The Planning Board is currently considering several development projects near the North Elizabeth Station, that offers less frequent rail service than Elizabeth Station. Current developer proposals, totaling nearly 700 new units, signal strong interest in TODs for this station area.

Elizabeth, with valuable transportation infrastructure and a walkable urban core, may soon see a renaissance with the completion of the renovated Elizabeth Station. As Elizabeth looks to revitalize and expand its tax base, a combination of government incentives, developer interest, and strong transit connections are likely to catalyze a new wave of growth in the well-connected Transit Village.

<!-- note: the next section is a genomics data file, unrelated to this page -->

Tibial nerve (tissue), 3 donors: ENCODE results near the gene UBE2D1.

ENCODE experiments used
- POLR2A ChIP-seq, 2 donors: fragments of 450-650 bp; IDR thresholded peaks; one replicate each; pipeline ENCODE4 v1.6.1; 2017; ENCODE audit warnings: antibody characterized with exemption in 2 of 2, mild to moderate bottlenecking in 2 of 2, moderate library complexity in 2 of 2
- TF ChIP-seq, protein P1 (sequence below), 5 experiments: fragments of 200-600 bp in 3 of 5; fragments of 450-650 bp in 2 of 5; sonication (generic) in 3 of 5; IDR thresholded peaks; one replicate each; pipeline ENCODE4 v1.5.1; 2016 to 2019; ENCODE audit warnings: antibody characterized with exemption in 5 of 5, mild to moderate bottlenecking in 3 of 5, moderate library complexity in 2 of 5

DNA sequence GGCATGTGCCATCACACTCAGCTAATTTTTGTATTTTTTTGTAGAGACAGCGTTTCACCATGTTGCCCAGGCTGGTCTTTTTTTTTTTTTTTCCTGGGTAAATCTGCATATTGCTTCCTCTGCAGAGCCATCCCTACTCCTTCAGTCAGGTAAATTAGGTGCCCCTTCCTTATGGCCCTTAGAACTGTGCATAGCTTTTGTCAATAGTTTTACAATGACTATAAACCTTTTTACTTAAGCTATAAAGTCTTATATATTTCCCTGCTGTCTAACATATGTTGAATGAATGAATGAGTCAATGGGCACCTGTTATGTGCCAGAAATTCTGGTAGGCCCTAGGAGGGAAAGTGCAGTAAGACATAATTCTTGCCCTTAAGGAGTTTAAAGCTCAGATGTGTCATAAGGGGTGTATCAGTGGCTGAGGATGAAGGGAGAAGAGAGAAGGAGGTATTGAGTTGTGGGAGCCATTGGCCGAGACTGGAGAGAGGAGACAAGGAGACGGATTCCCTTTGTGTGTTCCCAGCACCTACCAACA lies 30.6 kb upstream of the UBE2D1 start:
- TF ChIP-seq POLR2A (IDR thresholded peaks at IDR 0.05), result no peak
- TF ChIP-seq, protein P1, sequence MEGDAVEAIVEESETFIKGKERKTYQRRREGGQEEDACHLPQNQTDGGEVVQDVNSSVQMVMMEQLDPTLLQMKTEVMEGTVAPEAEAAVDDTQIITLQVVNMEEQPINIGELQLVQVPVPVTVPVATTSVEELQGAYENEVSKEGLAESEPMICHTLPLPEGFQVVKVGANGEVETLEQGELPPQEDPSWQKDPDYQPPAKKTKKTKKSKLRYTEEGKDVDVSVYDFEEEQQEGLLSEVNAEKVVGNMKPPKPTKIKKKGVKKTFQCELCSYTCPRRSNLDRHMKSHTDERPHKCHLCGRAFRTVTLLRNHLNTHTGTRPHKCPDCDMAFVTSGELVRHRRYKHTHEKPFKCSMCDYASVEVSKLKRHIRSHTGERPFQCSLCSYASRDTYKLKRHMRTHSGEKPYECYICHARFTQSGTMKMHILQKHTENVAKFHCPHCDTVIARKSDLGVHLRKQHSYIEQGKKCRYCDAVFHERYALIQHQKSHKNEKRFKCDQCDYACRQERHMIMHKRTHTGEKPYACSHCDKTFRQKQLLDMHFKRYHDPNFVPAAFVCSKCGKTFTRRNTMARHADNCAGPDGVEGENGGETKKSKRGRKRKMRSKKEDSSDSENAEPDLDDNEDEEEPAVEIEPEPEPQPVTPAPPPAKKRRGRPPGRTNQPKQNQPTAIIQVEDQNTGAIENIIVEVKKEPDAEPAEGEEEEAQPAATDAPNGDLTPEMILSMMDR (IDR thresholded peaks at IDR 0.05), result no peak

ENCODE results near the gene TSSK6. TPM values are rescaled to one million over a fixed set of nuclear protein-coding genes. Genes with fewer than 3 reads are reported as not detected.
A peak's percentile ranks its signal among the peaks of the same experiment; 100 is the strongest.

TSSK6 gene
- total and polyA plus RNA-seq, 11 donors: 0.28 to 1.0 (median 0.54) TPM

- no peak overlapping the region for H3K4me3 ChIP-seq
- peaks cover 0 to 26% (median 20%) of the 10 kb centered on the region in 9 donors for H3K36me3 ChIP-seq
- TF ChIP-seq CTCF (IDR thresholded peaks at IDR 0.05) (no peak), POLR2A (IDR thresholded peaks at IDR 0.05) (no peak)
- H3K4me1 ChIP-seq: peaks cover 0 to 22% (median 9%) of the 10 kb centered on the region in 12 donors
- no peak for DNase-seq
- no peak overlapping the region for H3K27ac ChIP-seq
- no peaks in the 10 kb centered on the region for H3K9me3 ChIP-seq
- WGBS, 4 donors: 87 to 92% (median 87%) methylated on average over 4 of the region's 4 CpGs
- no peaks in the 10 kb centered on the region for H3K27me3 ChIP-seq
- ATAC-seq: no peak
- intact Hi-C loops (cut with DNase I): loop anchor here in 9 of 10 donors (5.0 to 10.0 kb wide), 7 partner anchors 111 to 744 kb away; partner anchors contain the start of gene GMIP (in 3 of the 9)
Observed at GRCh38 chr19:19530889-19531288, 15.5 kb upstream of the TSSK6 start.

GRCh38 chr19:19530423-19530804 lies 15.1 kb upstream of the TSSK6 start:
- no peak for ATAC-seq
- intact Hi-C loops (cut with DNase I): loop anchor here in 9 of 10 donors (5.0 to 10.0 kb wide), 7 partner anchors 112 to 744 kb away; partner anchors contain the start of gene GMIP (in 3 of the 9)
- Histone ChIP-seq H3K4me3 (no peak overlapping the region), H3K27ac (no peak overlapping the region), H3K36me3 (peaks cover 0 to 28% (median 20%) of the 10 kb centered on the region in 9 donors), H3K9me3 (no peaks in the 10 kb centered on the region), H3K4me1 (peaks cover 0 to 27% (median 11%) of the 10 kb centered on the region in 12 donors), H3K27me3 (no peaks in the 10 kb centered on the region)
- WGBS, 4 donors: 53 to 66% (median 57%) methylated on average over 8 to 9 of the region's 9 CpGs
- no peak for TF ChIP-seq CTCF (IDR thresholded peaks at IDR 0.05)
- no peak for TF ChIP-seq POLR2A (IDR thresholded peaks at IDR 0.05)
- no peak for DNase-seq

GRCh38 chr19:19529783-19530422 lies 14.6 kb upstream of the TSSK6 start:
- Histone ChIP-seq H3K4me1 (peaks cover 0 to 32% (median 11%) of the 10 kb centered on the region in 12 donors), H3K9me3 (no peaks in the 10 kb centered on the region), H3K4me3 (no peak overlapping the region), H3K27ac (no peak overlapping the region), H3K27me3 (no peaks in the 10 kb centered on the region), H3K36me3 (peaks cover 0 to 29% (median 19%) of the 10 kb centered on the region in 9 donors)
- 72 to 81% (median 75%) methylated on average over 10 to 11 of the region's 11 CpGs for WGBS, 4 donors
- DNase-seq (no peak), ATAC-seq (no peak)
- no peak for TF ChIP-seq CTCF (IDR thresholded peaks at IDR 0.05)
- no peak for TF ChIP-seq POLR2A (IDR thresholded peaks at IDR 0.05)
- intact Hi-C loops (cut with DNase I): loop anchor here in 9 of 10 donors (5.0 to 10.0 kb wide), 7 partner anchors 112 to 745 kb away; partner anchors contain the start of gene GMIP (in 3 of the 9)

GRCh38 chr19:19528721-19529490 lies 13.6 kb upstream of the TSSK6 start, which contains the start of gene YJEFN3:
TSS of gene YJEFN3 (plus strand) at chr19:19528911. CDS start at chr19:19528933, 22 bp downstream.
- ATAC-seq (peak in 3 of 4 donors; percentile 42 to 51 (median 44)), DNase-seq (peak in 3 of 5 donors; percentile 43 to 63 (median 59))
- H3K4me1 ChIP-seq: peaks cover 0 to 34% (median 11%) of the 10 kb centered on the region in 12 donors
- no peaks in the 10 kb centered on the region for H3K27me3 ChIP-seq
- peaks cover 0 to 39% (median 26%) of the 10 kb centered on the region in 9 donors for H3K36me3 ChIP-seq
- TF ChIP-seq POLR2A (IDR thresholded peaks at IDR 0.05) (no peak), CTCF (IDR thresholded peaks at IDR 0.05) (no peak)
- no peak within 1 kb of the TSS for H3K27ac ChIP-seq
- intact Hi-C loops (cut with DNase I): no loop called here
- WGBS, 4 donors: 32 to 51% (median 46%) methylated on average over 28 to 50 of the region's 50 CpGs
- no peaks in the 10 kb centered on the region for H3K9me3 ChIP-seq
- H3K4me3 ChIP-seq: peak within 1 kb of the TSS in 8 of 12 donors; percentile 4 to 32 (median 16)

Resources

City of Elizabeth. (2021, June 14). Midtown: Redevelopment Plan. City of Elizabeth. https://www.elizabethnj.org/DocumentCenter/View/2883/2021-06-16—Amended-Midtown-Elizabeth-Redevelopment-Plan

New Jersey Department of Community Affairs. (2021). New Jersey Community Asset Map. New Jersey Department of Community Affairs. https://njdca.maps.arcgis.com/apps/webappviewer/index.html?id=96ec274c50a34890b23263f101e4ad9b